Bullying: Then and Now (A Personal Perspective)

This article originally appeared in the Winter 2012-2013 issue of Autism Advocate, a publication of the Autism Society.

By Amy Goodman, Co-Director of Autism NOW

Benny Hill — you might say what does that have to do with autism spectrum disorder (ASD) and bullying? Let me explain. First you need to know who Benny Hill was — Alfred Hawthorne Hill, better known by his stage name Benny Hill, was a British actor and comedian. He played silly outrageous characters, one of which talked out loud to himself. Some students thought it was funny to tease you by calling you Benny Hill all the time. They assume because Benny Hill talks out loud to himself that you are just like him— crazy, a lunatic, insane, or mentally deficient. All of which isn’t true at all. This name calling goes on for more than two years.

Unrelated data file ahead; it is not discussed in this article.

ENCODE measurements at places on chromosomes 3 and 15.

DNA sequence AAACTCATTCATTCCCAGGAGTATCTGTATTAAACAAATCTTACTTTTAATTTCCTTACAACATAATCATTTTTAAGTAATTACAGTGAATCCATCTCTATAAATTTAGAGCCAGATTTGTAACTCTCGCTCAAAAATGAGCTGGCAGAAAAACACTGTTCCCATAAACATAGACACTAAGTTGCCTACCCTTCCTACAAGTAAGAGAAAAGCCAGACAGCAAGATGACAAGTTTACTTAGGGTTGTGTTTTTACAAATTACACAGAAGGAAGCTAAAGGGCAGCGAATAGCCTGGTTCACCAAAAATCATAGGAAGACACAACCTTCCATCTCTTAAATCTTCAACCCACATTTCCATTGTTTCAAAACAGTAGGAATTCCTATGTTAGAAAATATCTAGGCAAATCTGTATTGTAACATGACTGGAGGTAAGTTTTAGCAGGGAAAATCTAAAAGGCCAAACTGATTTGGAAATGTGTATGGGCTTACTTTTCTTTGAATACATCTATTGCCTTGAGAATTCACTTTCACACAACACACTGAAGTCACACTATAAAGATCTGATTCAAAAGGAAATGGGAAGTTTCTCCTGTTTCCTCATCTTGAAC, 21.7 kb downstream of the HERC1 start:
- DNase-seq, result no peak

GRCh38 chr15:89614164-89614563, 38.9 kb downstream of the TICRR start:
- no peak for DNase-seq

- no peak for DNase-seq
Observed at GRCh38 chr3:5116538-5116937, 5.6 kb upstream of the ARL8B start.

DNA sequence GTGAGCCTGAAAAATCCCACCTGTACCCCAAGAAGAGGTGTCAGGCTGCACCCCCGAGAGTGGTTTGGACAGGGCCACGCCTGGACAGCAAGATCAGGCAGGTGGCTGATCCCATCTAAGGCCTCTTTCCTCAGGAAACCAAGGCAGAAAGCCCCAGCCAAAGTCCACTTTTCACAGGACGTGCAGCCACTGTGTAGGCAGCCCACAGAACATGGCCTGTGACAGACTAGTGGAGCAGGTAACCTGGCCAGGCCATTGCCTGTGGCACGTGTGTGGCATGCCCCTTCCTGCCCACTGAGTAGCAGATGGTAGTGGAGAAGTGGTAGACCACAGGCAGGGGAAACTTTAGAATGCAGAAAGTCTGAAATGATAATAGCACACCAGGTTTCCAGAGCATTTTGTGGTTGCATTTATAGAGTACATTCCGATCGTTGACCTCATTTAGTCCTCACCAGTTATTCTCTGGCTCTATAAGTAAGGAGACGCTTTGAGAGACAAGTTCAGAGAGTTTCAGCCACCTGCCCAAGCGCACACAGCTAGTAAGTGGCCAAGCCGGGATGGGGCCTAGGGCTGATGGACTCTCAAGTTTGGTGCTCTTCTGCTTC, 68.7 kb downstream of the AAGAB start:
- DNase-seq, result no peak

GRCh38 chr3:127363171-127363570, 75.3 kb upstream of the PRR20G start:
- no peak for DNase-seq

The bullying has taken its toll… you become an emotionally unstable individual who has no clue who you are, what you believe, or what you want to do in life. Add onto that, that you have trouble making friends and have no idea how to be social. You cry all the time and have melt-downs so bad that no one is able to console you. You are 12 or 13 years old, in middle school with no idea that you have a disability at all. You don’t know why you talk out loud to yourself or why you are unable to control your crying. You are emotionally immature, have no self-confidence, and no self-esteem. As the years go by, in high school in another state, some of the same fears and feelings of not being liked, no self-esteem, knowing something is different but having no idea it is ASD, no self-worth, and being lonely come back to haunt you all over again. This time the teasing is of a different nature. It is more intense, and more of a sexual nature. This time, the issues of adolescence are mixed in. Dating, feelings, emotions, figuring out who you are, and being stuck in a world that no one seems to understand. You are presently there, but emotionally you are a total mess. You have no idea how to handle situations, so you run and hide and try to escape reality. For example, one day someone goes to your locker and draws a very graphic picture of the male reproductive system on it. You come back to find it and are so embarrassed and have no idea what to do about it. You are so afraid of anyone seeing it that you furiously erase it and you feel too scared to tell anyone about it. You know it is sexual harassment, but you can’t prove who did it, and you fear for your safety if you tell, so you choose to be silent, even though you are angry and having raging thoughts and emotions going on inside of you.